In that hotel there were four young men that worked as “everything” – they cooked, waited tables, cleaned, and fixes the place. So, they did everything and then some. The youngest one was only fourteen years old! And they oldest one was seventeen.

Now, before I go any further, I’d like to clarify what it is to be a white person with platinum blond hair and green eyes in India. People will ask to take a picture with you, they will ask you tons of questions and would want to shake your hand. They will also stare and follow you. You feel like you are a cross between an alien and a celebrity. A lot of local people consider it a privilege to converse with a tourist and especially if he or she invites you to sit down next to them.

On any trip I take, I like to get to know the local people. So, after we have settled down in our hotel, I have started asking questions of the four guys we had working there. I asked about heir hometown, their dreams, what they would want to do with their lives, whether they want to travel… Then I have asked whether I can take some portraits. Here are the portraits that came out:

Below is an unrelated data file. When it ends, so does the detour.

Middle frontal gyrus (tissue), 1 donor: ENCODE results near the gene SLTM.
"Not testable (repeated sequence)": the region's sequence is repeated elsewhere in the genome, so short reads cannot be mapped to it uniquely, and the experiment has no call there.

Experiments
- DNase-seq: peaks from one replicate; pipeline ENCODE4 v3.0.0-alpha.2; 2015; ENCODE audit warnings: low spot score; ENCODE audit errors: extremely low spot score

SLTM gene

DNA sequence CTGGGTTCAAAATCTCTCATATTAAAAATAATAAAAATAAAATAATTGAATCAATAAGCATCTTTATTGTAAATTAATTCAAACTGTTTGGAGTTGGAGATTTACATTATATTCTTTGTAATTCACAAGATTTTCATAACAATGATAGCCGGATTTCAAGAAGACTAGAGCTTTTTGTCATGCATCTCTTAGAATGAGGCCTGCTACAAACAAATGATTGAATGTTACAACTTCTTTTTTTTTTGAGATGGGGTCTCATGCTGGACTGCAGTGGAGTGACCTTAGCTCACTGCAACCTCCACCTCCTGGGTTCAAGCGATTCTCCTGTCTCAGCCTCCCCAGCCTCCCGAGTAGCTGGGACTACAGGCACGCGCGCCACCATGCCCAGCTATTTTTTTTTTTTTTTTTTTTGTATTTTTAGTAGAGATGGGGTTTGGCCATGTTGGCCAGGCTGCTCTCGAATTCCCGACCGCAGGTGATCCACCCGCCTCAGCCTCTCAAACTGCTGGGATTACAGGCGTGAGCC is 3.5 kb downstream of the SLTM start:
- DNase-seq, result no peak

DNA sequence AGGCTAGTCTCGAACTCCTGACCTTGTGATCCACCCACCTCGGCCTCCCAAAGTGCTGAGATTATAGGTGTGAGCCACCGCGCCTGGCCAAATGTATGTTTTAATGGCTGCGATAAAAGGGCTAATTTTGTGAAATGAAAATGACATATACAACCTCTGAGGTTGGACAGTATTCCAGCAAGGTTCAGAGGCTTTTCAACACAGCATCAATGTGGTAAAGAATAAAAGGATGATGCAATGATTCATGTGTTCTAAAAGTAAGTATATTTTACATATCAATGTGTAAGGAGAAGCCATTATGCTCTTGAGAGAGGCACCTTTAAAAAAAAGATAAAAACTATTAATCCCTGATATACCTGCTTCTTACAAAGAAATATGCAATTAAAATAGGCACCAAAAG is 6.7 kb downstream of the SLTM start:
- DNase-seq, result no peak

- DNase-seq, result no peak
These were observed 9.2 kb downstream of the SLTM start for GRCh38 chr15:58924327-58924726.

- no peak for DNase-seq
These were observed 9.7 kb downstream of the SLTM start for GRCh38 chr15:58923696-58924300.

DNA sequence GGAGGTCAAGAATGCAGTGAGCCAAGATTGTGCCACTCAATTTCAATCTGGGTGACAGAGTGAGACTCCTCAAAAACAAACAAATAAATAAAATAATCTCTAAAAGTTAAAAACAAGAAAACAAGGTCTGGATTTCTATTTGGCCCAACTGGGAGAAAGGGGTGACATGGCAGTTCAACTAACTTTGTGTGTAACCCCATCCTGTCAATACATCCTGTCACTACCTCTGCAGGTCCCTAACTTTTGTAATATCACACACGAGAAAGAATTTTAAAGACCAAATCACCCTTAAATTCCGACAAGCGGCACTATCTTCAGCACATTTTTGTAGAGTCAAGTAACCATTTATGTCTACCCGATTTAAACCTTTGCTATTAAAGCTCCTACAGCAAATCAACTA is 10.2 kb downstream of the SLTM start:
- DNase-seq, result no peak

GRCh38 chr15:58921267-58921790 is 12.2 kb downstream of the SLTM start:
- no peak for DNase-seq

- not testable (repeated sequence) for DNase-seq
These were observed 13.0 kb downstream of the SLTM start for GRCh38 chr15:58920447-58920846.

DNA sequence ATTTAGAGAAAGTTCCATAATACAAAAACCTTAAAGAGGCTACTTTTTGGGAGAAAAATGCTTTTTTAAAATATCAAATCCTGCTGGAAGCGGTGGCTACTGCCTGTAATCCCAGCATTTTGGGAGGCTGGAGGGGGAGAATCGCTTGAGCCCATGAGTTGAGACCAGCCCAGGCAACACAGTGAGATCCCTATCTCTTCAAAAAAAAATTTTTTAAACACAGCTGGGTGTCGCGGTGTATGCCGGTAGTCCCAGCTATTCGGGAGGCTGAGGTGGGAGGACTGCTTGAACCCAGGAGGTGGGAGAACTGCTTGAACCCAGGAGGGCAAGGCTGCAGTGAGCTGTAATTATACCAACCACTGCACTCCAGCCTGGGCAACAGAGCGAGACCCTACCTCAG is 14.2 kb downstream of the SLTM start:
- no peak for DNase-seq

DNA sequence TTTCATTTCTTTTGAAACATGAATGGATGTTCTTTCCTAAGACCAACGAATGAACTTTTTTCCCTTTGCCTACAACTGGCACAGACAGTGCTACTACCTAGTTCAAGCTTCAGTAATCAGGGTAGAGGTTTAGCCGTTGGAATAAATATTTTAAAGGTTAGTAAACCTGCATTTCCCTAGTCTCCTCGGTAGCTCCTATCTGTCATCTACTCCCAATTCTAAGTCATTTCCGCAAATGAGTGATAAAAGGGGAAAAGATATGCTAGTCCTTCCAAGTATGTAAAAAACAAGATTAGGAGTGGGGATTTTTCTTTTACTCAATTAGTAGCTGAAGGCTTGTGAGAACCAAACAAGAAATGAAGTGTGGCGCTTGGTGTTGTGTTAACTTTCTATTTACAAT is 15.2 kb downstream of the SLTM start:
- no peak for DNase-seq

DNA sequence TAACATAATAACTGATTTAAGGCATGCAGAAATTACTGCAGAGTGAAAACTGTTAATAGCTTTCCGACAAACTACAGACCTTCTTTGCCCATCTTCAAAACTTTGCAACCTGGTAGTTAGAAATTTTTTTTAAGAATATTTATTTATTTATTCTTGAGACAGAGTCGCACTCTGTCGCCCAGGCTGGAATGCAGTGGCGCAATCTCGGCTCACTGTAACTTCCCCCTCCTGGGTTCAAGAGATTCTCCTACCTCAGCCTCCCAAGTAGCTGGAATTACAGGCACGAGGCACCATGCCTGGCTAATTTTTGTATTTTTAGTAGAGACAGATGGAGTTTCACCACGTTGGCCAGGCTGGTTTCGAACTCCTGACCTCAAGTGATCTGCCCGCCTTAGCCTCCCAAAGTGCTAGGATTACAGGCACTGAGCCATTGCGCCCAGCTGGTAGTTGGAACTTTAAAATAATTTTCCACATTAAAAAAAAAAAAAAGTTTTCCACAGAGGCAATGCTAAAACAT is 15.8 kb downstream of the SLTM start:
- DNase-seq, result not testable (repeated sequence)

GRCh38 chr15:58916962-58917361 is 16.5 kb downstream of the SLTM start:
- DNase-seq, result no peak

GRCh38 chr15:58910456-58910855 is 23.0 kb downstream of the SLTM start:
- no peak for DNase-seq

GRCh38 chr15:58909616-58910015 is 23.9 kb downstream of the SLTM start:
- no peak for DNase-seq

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When we were taking those portraits their eyes were shining, and the smiles were so broad and grateful! I think tourists rarely pay attention to people like this in addition to the fact that hotel staff are trained to be “invisible”. I could just see the appreciation in their eyes that a foreigner has taken the time to get to know them, ask questions, and be interested in them as human beings. One of the guys liked having his portrait taken so much, he even asked me if I can do it again! And here is the result:

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It is possible that they will remember me for a while – some blond, pale American lady that liked taking pictures and get to know people. And that puts a smile on my face :)